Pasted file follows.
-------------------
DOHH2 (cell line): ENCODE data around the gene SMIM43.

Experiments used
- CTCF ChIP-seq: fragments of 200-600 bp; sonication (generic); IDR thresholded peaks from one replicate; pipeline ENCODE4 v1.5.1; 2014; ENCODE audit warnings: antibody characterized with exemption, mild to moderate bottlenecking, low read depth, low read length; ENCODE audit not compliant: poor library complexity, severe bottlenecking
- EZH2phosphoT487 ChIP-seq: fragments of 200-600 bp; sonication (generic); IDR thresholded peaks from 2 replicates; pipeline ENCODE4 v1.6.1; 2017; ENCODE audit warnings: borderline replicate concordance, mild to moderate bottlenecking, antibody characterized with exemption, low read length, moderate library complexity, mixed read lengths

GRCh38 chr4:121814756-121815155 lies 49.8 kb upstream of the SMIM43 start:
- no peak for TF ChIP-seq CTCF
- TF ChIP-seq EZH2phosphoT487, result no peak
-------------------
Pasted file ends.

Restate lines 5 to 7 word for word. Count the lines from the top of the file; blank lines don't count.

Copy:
GRCh38 chr4:121814756-121815155 lies 49.8 kb upstream of the SMIM43 start:
- no peak for TF ChIP-seq CTCF
- TF ChIP-seq EZH2phosphoT487, result no peak